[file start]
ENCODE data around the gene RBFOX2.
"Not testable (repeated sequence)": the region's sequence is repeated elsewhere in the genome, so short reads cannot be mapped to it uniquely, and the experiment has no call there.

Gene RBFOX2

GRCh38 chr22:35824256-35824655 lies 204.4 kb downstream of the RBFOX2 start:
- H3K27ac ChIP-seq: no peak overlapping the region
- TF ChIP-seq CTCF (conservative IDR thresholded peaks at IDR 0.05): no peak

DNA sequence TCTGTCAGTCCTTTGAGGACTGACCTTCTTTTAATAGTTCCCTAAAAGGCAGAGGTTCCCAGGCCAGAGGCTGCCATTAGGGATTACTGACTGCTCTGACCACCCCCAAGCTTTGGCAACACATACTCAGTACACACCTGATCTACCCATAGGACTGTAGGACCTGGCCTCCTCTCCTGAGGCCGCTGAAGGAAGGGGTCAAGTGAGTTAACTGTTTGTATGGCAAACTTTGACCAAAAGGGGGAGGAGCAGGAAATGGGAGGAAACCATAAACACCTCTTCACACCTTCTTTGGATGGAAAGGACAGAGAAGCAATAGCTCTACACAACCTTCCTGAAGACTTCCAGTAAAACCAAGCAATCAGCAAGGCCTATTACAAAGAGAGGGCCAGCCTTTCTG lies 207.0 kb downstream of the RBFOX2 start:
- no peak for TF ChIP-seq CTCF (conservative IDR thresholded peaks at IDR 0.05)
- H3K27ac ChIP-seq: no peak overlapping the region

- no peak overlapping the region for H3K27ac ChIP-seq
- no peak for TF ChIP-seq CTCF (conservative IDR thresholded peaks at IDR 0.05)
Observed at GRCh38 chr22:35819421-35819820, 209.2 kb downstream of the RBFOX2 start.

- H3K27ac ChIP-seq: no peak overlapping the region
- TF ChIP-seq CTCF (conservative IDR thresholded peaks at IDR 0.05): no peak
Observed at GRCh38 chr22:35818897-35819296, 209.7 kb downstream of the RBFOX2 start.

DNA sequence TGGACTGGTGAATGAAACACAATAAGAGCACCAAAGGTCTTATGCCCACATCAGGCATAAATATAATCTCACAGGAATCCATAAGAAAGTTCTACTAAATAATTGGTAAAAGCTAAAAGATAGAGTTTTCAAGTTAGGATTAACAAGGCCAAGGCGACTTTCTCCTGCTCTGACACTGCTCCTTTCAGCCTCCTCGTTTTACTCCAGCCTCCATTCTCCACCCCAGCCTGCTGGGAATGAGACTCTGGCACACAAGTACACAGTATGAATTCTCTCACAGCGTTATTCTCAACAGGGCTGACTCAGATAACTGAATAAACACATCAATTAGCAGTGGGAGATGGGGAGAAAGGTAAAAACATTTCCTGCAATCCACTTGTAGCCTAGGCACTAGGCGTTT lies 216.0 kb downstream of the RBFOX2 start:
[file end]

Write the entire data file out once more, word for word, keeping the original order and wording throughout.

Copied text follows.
ENCODE data around the gene RBFOX2.
"Not testable (repeated sequence)": the region's sequence is repeated elsewhere in the genome, so short reads cannot be mapped to it uniquely, and the experiment has no call there.

Gene RBFOX2

GRCh38 chr22:35824256-35824655 lies 204.4 kb downstream of the RBFOX2 start:
- H3K27ac ChIP-seq: no peak overlapping the region
- TF ChIP-seq CTCF (conservative IDR thresholded peaks at IDR 0.05): no peak

DNA sequence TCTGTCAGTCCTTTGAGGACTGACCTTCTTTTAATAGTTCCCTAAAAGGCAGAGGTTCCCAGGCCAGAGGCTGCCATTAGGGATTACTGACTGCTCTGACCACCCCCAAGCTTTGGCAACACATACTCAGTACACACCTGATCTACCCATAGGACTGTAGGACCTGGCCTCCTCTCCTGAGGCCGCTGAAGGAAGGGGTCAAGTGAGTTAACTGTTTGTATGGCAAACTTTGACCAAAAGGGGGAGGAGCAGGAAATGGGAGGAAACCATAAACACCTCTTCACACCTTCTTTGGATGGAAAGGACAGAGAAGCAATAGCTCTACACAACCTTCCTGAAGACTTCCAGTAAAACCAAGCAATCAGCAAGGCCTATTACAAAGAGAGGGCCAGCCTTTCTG lies 207.0 kb downstream of the RBFOX2 start:
- no peak for TF ChIP-seq CTCF (conservative IDR thresholded peaks at IDR 0.05)
- H3K27ac ChIP-seq: no peak overlapping the region

- no peak overlapping the region for H3K27ac ChIP-seq
- no peak for TF ChIP-seq CTCF (conservative IDR thresholded peaks at IDR 0.05)
Observed at GRCh38 chr22:35819421-35819820, 209.2 kb downstream of the RBFOX2 start.

- H3K27ac ChIP-seq: no peak overlapping the region
- TF ChIP-seq CTCF (conservative IDR thresholded peaks at IDR 0.05): no peak
Observed at GRCh38 chr22:35818897-35819296, 209.7 kb downstream of the RBFOX2 start.

DNA sequence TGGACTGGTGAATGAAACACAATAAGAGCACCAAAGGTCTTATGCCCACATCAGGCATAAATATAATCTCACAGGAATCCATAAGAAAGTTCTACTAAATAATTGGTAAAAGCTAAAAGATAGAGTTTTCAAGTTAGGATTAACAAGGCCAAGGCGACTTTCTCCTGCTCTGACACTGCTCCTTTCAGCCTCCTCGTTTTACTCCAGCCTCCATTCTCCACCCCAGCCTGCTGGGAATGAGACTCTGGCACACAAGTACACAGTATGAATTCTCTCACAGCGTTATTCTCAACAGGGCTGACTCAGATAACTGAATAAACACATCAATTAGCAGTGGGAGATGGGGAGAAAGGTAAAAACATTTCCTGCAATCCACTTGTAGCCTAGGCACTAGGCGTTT lies 216.0 kb downstream of the RBFOX2 start: